Program Notes by Laney Boyd
Overture from Candide
Leonard Bernstein (1918-1990)
American composer, conductor, and pianist Leonard Bernstein was particularly active in theatrical composition during the 1940s and ‘50s. It was during these decades that he wrote the pieces that would become his most successful and beloved stage works, including the musicals On the Town (1944), Wonderful Town (1953), and West Side Story (1957), as well as the operetta Candide. Candide is based on Voltaire’s satirical novella of the same name from 1759 and relates the many misadventures of Candide, a charmingly naïve and eternally optimistic young man. The operetta was not immediately successful when it opened on Broadway in December 1956. The music, however, was very well received and the overture had its first concert performance by the New York Philharmonic barely a month after the operetta’s opening. It has since held a permanent spot in the standard orchestral repertoire and has become a popular curtain-raiser, as evidenced by its position on tonight’s program.
Candide’s overture includes tunes drawn from the operetta, including an excerpt from the famous “Glitter and Be Gay,” as well as material composed specifically for the overture. At just over four minutes long, the work is brief but packs quite a punch: the brilliant scoring, complex rhythms, and almost overwhelming energy are enough to start off any concert with a resounding musical exclamation point.
“The Trees on the Mountain” from Susannah
Carlisle Floyd (1926- )
Susannah is the third and most successful of American composer Carlisle Floyd’s twelve operas. It premiered in 1955 at Florida State University, where Floyd taught piano and composition, and is loosely based on the apocryphal story “Susannah and the Elders.” The two-act opera centers on 18-year-old Susannah Polk, an attractive and innocent young woman who is condemned as a sinner by the people of her rural Tennessee mountain town. The opera was Floyd’s response to the anti-communist mania known as McCarthyism at the time; the idea that accusation is all that is needed to constitute proof of guilt is a prevalent theme throughout the opera.
Much of Susannah’s music is based on Appalachian folk tunes, and this stylistic similarity is very apparent in Susannah’s second act aria “The Trees on the Mountain.” Desolate and alone, Susannah sings this piece after fleeing her church where the townspeople have leveled baseless accusations of sin against her. The aria’s soaring lyricism and haunting melody augment the text’s barren imagery: the starless darkness and cold, bare trees of which Susannah sings provide a striking metaphor for her misery and isolation at this point in the opera.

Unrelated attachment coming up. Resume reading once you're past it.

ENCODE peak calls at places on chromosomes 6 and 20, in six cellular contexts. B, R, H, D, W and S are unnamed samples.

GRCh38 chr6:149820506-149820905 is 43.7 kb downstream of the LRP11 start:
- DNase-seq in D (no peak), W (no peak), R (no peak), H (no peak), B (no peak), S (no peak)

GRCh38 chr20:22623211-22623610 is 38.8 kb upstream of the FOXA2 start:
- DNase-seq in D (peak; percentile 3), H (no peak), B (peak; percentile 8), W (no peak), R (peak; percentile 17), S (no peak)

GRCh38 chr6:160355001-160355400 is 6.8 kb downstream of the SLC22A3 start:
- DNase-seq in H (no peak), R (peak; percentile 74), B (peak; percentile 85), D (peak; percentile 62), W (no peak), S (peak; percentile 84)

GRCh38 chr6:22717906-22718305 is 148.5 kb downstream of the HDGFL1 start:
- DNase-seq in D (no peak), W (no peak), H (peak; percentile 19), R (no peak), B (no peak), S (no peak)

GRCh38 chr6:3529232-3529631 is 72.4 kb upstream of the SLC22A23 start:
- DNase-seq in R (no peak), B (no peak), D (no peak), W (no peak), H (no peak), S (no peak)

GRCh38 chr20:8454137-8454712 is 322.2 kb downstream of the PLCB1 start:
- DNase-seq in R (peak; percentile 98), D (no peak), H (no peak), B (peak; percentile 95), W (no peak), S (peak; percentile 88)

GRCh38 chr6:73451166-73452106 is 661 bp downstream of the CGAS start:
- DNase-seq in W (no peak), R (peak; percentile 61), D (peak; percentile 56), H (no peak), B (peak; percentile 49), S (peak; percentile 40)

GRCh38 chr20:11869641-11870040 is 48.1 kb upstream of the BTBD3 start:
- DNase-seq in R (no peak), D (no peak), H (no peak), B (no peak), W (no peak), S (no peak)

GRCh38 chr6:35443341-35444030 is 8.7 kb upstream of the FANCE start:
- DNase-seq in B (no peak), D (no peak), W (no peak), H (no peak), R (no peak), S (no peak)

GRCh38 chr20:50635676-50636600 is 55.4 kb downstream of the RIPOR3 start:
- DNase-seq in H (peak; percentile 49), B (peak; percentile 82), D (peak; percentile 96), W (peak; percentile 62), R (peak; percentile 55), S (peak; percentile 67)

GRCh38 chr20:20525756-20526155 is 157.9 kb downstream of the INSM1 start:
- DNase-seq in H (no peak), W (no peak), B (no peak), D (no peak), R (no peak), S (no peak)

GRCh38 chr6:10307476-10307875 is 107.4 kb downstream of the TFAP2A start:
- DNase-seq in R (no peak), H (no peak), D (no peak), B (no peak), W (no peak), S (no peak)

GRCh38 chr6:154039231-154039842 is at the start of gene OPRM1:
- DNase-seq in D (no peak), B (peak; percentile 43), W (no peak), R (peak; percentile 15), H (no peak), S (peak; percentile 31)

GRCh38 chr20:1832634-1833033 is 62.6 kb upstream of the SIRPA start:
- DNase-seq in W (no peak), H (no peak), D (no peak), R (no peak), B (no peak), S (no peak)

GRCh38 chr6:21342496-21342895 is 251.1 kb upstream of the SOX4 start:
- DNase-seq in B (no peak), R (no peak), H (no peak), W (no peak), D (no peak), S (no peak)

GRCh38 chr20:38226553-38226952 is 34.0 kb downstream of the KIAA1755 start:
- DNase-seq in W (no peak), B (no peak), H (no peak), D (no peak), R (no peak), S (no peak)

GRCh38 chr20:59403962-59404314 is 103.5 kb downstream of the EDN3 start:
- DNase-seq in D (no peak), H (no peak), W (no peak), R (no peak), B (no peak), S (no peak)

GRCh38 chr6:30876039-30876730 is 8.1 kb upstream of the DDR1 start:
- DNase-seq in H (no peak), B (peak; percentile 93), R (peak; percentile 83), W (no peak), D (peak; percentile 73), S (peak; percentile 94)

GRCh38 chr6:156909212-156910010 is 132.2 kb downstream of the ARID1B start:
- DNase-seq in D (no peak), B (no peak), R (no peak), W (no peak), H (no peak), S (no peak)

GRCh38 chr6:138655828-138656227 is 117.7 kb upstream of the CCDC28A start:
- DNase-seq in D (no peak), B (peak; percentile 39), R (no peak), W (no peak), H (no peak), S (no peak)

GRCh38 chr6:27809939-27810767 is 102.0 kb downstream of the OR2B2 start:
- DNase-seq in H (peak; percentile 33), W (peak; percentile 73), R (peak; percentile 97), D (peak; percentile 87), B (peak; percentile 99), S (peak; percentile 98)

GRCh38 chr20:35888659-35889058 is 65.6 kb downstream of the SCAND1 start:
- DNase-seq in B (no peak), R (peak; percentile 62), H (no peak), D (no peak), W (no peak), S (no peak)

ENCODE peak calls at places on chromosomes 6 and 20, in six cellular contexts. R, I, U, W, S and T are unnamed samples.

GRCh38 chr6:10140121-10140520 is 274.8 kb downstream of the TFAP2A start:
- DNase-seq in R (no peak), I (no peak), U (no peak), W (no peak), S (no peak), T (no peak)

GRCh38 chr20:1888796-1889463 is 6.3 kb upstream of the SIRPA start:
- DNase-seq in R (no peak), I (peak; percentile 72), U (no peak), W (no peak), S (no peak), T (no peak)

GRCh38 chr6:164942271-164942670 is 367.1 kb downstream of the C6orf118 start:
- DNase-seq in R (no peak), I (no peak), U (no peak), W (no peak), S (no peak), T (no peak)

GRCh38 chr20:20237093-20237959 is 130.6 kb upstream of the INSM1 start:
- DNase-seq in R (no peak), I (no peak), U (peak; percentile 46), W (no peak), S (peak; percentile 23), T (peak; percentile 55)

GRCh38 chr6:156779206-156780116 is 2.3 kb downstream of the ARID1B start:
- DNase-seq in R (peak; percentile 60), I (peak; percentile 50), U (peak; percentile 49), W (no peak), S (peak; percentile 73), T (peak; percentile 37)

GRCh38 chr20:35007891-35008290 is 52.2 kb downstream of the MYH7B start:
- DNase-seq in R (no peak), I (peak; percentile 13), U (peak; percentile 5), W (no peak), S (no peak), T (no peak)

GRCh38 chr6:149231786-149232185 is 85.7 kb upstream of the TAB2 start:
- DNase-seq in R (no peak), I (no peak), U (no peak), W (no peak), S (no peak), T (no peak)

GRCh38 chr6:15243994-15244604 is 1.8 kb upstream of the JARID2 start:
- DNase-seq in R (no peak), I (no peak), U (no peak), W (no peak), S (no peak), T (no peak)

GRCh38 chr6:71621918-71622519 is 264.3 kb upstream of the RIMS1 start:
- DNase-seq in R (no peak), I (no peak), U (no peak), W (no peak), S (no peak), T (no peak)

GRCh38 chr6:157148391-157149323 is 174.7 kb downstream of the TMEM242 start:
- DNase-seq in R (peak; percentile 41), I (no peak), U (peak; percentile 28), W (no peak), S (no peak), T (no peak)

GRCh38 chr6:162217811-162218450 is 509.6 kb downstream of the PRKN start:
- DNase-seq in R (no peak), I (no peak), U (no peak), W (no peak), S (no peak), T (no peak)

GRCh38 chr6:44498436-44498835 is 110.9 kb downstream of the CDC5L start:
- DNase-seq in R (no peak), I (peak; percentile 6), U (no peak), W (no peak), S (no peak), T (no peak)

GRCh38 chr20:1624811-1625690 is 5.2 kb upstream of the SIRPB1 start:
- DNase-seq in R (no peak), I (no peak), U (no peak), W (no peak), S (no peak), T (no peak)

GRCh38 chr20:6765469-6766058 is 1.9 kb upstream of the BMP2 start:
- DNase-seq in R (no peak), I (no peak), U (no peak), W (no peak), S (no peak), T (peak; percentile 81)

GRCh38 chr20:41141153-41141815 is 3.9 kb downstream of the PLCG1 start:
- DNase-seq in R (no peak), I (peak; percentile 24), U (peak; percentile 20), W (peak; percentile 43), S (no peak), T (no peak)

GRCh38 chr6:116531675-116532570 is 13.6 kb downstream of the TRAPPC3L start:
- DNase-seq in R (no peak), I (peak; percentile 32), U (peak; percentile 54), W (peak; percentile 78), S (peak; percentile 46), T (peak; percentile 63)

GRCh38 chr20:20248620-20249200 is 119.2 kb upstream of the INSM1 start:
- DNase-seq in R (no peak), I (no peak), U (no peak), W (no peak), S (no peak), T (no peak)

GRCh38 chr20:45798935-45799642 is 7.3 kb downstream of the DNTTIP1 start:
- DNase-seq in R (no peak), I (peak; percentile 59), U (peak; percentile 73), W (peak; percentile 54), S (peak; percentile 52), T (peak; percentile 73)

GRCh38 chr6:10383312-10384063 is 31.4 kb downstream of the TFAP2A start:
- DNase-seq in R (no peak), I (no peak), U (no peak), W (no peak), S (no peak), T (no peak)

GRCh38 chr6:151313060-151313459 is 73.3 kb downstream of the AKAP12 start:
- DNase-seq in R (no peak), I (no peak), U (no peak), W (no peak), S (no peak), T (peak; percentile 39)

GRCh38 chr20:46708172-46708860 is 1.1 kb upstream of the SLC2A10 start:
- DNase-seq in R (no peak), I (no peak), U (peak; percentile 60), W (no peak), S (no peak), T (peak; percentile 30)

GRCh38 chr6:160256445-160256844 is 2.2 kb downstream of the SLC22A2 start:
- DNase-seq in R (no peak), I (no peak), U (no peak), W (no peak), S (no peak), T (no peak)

“Mon cœur s’ouvre à ta voix” from Samson et Dalila
Camille Saint-Saëns (1835-1921)
Camille Saint-Saëns is best known for his dazzling piano pieces and colorful orchestral scores, but he also composed a large body of choral and solo vocal works, many of which remain popular concert pieces today. The only genre Saint-Saëns seemed to struggle with was that of grand opera, with one notable exception: Samson et Dalila. It is the only one of the composer’s 13 operas that is still regularly performed. While Saint-Saëns began work on Samson et Dalila in 1867, it was not until Hungarian composer Franz Liszt, who admired Saint-Saëns’s work, offered to produce the opera that Saint-Saëns was able to seriously devote himself to its composition. He completed it in 1876 and it finally premiered in Weimar in 1877, where it proved an immediate success.
Samson et Dalila relates the Biblical story of Samson, a Hebrew leader whose love for the deceitful seductress Delilah brings about his own destruction. Delilah sings her famous second-act aria “Mon cœur s’ouvre à ta voix” (My Heart Opens to Your Voice) as a response to Samson’s declaration of love for her. She sings that her heart opens to Samson while attempting to seduce him into revealing the secret of his great strength. The aria’s sensuous melody and lush orchestration combine to form a work of supreme musical beauty. It remains a landmark of French grand opera as well as one of the most popular and oft-performed mezzo-soprano recital pieces.
Meditation from Thaïs
Jules Massenet (1842-1912)
Though one of the lesser-known artists on tonight’s program, the French Romantic composer Jules Massenet enjoyed a long and prolific career in which he wrote more than 30 operas. Massenet composed Thaïs in 1894 and premiered it in Paris the same year, though he revised it extensively a few years later. The three-act opera takes place in Egypt and tells the story of a Christian monk named Athanaël who attempts to convert Thaïs, a beautiful Alexandrian courtesan and follower of the goddess Venus, to Christianity. While Athanaël is successful, he is ultimately driven into obsession and lust while Thaïs attains purity. The opera ends with Thaïs’ death upon which angels welcome her into heaven while Athanaël is left behind in despair.
The famous “Méditation” is an instrumental entr’acte, a piece of music performed between the acts (or scenes) of a theatrical production. Scored for violin and orchestra, the work takes place between the two scenes of Act II. In the first scene, Thaïs reflects on the emptiness of her life despite its many pleasures. Athanaël then enters and tries to persuade Thaïs to repent and find salvation through God. She initially rejects this proposal and drives Athanaël away, but she then begins to reflect, and it is during this time of self-examination that the five-minute “Méditation” plays. In the beginning of the second scene of Act II, Thaïs tells Athanaël she has changed her mind.